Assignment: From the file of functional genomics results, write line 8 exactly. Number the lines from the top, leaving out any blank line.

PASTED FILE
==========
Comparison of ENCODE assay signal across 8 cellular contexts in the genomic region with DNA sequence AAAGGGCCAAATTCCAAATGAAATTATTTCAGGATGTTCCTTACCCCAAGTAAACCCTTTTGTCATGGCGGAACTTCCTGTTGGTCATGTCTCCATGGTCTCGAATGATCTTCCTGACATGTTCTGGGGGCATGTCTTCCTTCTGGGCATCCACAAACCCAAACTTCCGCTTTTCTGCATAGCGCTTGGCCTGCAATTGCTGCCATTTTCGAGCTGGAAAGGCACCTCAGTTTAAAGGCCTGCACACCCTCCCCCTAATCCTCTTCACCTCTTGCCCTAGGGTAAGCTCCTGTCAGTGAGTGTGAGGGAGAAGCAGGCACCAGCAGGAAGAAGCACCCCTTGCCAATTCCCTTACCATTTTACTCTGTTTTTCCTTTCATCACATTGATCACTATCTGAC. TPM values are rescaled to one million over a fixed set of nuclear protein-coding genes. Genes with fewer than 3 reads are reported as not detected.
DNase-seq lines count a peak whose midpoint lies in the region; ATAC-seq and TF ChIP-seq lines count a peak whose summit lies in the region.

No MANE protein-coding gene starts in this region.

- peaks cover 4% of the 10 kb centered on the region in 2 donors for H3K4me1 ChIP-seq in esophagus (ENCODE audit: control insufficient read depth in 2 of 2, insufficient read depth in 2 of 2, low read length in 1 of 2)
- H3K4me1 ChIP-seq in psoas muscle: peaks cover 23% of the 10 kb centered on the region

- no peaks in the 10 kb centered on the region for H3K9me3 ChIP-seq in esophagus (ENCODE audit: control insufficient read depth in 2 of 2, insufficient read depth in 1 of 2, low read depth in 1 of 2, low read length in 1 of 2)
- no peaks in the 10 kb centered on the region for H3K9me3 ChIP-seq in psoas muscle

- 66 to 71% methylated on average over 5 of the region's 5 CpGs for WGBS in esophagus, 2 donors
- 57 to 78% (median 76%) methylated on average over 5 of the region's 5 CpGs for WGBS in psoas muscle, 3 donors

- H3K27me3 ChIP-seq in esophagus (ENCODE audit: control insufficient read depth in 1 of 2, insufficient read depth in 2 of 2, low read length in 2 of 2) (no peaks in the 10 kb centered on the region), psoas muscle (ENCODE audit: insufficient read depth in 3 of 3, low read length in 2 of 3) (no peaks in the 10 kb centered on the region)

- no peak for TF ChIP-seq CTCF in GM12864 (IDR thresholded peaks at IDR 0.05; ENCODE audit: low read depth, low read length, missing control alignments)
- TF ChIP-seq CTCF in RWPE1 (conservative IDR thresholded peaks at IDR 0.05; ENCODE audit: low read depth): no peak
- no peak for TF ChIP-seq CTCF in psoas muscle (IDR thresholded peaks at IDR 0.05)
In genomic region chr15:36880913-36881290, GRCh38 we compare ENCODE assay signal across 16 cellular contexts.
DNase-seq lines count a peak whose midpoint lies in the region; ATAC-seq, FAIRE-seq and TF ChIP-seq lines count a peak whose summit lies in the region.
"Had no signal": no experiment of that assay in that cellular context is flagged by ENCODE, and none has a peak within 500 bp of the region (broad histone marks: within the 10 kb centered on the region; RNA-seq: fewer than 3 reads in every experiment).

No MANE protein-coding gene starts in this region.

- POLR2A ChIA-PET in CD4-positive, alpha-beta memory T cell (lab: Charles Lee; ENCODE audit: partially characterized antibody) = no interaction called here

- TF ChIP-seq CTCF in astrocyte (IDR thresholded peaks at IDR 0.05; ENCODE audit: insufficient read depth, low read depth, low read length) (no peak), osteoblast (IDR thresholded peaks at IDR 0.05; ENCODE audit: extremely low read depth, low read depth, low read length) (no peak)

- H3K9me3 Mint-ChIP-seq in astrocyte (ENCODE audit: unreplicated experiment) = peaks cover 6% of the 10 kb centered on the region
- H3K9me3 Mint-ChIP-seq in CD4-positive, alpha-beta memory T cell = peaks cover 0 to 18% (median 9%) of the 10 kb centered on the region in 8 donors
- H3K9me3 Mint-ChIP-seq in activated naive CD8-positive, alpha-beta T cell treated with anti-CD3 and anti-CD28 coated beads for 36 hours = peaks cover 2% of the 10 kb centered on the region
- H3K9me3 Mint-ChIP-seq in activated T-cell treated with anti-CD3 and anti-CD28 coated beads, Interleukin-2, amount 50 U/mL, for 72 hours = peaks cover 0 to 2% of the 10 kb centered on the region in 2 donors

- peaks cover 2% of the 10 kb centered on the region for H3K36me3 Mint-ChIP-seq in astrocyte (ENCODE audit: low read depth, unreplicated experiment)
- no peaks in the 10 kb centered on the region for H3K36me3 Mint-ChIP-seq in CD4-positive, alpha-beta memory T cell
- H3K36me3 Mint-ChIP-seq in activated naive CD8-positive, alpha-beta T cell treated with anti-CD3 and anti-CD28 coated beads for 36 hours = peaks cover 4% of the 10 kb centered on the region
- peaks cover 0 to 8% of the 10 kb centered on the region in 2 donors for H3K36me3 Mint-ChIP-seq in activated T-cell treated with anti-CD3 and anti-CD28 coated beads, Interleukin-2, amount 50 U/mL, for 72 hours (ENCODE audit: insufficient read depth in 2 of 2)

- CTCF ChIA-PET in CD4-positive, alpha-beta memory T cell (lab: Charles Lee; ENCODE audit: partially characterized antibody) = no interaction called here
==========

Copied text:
- 66 to 71% methylated on average over 5 of the region's 5 CpGs for WGBS in esophagus, 2 donors